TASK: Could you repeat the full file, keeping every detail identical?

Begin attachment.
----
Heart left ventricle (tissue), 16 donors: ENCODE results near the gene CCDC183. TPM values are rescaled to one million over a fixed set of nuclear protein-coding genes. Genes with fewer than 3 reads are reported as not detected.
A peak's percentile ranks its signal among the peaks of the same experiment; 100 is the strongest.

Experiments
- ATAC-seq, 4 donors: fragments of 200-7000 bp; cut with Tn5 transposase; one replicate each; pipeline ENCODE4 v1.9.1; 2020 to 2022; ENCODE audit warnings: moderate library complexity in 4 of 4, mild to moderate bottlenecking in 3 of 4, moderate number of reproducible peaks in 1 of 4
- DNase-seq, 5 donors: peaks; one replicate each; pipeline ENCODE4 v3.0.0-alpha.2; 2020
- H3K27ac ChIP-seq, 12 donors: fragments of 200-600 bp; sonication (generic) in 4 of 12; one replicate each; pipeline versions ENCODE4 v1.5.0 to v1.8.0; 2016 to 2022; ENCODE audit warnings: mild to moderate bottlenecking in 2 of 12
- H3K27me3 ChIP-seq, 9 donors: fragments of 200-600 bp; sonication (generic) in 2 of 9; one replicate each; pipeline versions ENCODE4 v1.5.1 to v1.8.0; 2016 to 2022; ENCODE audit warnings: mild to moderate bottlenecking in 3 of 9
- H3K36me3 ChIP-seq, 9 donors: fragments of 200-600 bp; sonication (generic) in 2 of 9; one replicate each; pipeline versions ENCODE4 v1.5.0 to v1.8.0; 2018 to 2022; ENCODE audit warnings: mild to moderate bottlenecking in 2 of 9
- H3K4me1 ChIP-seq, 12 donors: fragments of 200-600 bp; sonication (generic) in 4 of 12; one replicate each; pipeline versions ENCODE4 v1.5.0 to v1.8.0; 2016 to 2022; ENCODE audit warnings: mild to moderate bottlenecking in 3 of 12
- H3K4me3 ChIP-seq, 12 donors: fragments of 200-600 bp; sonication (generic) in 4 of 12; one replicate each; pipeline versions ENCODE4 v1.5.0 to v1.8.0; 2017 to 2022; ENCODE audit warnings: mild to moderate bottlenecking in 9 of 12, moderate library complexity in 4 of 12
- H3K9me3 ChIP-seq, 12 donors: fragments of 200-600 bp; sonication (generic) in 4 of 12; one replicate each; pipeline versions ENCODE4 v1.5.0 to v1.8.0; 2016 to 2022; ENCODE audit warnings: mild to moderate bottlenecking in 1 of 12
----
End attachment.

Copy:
Heart left ventricle (tissue), 16 donors: ENCODE results near the gene CCDC183. TPM values are rescaled to one million over a fixed set of nuclear protein-coding genes. Genes with fewer than 3 reads are reported as not detected.
A peak's percentile ranks its signal among the peaks of the same experiment; 100 is the strongest.

Experiments
- ATAC-seq, 4 donors: fragments of 200-7000 bp; cut with Tn5 transposase; one replicate each; pipeline ENCODE4 v1.9.1; 2020 to 2022; ENCODE audit warnings: moderate library complexity in 4 of 4, mild to moderate bottlenecking in 3 of 4, moderate number of reproducible peaks in 1 of 4
- DNase-seq, 5 donors: peaks; one replicate each; pipeline ENCODE4 v3.0.0-alpha.2; 2020
- H3K27ac ChIP-seq, 12 donors: fragments of 200-600 bp; sonication (generic) in 4 of 12; one replicate each; pipeline versions ENCODE4 v1.5.0 to v1.8.0; 2016 to 2022; ENCODE audit warnings: mild to moderate bottlenecking in 2 of 12
- H3K27me3 ChIP-seq, 9 donors: fragments of 200-600 bp; sonication (generic) in 2 of 9; one replicate each; pipeline versions ENCODE4 v1.5.1 to v1.8.0; 2016 to 2022; ENCODE audit warnings: mild to moderate bottlenecking in 3 of 9
- H3K36me3 ChIP-seq, 9 donors: fragments of 200-600 bp; sonication (generic) in 2 of 9; one replicate each; pipeline versions ENCODE4 v1.5.0 to v1.8.0; 2018 to 2022; ENCODE audit warnings: mild to moderate bottlenecking in 2 of 9
- H3K4me1 ChIP-seq, 12 donors: fragments of 200-600 bp; sonication (generic) in 4 of 12; one replicate each; pipeline versions ENCODE4 v1.5.0 to v1.8.0; 2016 to 2022; ENCODE audit warnings: mild to moderate bottlenecking in 3 of 12
- H3K4me3 ChIP-seq, 12 donors: fragments of 200-600 bp; sonication (generic) in 4 of 12; one replicate each; pipeline versions ENCODE4 v1.5.0 to v1.8.0; 2017 to 2022; ENCODE audit warnings: mild to moderate bottlenecking in 9 of 12, moderate library complexity in 4 of 12
- H3K9me3 ChIP-seq, 12 donors: fragments of 200-600 bp; sonication (generic) in 4 of 12; one replicate each; pipeline versions ENCODE4 v1.5.0 to v1.8.0; 2016 to 2022; ENCODE audit warnings: mild to moderate bottlenecking in 1 of 12